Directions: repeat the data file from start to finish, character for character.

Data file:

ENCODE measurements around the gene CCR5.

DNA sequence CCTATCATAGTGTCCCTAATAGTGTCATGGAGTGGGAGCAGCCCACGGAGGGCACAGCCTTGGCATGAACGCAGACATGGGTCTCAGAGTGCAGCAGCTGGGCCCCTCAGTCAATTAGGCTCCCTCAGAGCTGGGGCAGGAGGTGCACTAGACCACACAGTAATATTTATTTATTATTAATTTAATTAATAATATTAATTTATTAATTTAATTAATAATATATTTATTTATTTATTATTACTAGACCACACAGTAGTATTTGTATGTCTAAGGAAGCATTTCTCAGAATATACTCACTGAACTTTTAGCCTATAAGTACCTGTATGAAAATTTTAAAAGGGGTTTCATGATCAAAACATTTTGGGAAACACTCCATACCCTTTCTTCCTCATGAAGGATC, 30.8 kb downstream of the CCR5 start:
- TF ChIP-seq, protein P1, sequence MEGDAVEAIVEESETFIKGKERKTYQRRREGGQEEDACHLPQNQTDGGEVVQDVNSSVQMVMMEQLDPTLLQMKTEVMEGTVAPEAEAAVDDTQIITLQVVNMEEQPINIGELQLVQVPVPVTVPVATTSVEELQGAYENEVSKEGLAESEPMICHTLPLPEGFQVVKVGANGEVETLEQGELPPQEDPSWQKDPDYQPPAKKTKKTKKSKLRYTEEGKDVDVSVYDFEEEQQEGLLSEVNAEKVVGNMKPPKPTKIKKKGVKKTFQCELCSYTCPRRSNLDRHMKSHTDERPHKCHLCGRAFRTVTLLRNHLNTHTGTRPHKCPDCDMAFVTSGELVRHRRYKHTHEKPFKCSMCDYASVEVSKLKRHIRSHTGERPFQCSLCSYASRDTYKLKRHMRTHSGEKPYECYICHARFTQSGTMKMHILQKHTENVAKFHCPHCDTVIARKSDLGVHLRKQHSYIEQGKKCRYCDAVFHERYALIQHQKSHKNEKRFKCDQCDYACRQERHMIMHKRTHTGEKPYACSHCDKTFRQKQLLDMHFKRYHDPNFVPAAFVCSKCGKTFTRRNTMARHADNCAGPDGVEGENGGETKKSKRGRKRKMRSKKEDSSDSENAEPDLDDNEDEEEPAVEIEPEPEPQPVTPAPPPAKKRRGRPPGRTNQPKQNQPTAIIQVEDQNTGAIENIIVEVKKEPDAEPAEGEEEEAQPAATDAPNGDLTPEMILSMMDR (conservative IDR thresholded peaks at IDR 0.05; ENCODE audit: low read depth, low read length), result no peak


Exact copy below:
ENCODE measurements around the gene CCR5.

DNA sequence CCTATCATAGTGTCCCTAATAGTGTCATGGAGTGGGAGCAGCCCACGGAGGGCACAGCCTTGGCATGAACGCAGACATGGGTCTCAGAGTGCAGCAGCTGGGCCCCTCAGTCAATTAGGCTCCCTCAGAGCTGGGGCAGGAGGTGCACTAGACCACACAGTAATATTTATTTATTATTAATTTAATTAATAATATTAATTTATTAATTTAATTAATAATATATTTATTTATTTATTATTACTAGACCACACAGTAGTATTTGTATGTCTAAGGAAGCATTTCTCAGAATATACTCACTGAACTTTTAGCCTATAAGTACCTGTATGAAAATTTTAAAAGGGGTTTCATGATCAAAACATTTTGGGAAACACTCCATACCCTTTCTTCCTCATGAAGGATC, 30.8 kb downstream of the CCR5 start:
- TF ChIP-seq, protein P1, sequence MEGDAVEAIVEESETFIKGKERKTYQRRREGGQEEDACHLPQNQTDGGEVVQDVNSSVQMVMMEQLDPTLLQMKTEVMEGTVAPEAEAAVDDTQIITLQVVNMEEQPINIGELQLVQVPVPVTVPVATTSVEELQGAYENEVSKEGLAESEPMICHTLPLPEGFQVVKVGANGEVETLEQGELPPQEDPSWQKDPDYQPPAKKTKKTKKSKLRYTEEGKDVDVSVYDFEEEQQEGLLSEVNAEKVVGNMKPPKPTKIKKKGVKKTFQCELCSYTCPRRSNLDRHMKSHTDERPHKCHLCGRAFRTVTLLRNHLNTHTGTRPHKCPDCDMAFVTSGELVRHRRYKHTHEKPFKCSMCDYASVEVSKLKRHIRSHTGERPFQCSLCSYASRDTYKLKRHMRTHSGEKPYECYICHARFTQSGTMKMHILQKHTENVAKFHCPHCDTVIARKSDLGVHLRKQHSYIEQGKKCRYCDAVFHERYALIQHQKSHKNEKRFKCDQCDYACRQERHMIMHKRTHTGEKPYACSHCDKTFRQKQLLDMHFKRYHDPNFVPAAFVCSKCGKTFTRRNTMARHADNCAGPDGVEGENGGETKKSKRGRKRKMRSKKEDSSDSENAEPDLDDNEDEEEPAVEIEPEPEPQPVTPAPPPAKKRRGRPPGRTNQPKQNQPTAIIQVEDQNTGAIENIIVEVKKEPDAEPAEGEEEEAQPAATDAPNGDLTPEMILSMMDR (conservative IDR thresholded peaks at IDR 0.05; ENCODE audit: low read depth, low read length), result no peak